One of the coolest things to be shown off at the TechCrunch50 conference might not ever become something any of us can use. It was a mythical technology demo from a company called Tonchidot Corporation, which showed off its "Sekai Camera" application. It uses both the camera on your phone and GPS to offer up a near real-time tag of what you're looking at.
The funny thing is the entire demo could have been a complete hoax. We never saw the service in action--just a video of it placed in the gadget-saturated Akihabara district of Tokyo. It identified things like restaurants, local shops, and even products with links to user reviews, ratings, and of course buying options.
If the technology is working, objects on the touch screen get tagged in near real time. Users can then interact with those objects, making use of their handsets' interface. In this case it was the iPhone, so users could manage what they're seeing into ordered lists and candy-colored floating tags that moved as they moved.
According to its creators, the technology does not pull as much information from the camera as it does from your location. The information gets piped over to Tonchidot's servers, then filtered into tags. It also uses a similar model to some of the location-based social networks seen on the iPhone, so users can leave little virtual "hobo codes" for one another around major cities. So say, for instance, you ate somewhere and didn't like it, you could visually tag it and leave your review. Others would then be able to see it when they use the application.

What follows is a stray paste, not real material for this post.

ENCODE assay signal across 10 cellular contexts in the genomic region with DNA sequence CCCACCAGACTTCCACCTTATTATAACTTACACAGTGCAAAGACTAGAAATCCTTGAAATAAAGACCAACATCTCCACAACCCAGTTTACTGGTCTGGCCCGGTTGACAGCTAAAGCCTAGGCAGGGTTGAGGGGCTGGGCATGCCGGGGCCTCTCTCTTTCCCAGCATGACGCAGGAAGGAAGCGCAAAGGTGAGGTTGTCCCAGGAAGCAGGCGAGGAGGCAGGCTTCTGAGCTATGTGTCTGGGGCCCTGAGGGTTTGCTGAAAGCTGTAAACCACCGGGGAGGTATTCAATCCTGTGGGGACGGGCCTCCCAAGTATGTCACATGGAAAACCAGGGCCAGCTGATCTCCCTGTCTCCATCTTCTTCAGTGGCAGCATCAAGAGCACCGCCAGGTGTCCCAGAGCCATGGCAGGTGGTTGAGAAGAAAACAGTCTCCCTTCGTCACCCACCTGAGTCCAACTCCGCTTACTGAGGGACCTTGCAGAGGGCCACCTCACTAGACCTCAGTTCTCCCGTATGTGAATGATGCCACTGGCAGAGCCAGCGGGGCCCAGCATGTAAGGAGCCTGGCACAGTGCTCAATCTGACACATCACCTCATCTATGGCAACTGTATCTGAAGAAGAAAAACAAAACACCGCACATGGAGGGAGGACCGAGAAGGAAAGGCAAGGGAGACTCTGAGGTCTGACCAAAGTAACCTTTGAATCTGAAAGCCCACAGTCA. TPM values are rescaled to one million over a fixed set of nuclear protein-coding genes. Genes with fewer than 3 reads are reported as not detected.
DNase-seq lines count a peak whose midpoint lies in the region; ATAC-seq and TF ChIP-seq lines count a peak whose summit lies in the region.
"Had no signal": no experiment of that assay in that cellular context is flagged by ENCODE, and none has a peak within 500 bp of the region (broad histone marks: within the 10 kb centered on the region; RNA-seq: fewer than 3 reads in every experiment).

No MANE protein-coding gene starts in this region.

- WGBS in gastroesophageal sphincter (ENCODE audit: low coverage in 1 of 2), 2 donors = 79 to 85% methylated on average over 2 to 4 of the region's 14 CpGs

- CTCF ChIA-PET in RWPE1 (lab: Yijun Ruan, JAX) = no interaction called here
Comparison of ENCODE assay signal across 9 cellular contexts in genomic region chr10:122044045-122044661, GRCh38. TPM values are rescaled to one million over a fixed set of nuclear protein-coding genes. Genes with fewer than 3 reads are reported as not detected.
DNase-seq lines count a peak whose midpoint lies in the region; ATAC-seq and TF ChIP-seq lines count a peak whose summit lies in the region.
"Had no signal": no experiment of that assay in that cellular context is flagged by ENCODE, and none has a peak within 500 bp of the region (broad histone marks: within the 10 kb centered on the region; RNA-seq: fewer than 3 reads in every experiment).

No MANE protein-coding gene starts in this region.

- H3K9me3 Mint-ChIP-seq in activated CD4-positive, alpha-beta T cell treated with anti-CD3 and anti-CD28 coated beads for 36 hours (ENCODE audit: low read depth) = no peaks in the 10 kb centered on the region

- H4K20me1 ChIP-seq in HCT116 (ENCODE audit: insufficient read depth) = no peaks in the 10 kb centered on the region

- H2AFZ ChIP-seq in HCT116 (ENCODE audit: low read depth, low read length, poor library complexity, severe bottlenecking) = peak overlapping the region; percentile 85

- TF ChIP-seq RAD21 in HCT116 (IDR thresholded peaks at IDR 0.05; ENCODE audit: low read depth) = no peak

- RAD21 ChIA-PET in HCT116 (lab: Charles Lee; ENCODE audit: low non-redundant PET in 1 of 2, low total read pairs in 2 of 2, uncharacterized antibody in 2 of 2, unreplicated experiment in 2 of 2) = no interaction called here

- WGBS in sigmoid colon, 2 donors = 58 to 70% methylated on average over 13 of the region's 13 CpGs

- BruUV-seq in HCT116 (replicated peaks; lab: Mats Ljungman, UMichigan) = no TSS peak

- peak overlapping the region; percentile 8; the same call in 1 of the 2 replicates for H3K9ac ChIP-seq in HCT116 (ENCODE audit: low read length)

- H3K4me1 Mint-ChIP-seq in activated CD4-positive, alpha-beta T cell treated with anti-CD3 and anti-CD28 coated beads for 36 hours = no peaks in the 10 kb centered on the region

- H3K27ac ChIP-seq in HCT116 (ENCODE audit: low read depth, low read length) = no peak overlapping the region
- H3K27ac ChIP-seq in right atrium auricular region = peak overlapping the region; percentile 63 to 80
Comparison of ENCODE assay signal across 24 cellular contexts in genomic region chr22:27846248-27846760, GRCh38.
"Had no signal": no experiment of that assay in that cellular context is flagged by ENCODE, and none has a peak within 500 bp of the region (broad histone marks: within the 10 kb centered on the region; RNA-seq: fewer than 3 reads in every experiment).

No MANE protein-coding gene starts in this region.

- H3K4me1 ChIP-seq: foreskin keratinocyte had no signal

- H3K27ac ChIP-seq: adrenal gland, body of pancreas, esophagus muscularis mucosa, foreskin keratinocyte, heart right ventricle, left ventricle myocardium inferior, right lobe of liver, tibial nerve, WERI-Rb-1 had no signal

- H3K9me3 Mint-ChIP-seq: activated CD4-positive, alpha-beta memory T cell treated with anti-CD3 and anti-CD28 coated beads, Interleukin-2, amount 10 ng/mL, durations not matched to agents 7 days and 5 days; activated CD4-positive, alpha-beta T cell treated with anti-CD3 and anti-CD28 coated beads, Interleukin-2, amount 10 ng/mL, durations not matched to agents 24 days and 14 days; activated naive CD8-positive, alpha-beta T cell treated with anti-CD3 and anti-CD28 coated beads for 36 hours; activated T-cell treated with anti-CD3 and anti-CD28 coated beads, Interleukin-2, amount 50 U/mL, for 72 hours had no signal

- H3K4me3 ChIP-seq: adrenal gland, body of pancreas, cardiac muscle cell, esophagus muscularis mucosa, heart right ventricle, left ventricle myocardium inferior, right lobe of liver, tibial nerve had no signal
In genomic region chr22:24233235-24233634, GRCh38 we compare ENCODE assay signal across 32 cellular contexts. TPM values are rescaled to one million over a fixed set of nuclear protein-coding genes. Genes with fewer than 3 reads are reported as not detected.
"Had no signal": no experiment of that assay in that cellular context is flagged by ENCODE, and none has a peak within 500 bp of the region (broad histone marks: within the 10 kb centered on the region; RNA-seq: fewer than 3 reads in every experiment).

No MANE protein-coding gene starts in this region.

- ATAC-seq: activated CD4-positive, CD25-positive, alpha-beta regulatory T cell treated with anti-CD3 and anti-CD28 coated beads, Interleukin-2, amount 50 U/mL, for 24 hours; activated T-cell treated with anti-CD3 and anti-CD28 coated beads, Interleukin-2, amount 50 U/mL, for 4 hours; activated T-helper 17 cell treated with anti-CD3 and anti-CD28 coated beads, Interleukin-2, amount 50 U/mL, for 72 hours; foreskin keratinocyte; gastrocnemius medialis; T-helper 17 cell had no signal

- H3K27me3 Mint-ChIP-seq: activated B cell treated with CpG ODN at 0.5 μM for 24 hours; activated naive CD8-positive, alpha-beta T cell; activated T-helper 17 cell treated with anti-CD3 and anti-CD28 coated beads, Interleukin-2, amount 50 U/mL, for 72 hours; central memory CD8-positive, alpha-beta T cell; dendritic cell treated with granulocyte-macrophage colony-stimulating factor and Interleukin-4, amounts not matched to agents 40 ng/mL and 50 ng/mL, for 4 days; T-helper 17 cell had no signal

Things we still don't know about the technology include:
-Who will be serving the advertisements attached to local shops and products
-If it's limited to the iPhone or any device with a camera, GPS, and a fat data pipe
-What happens when things change in local areas, since the visual tags are based partially on things the technology recognizes
-When this would be available as something you'd get in the iPhone apps store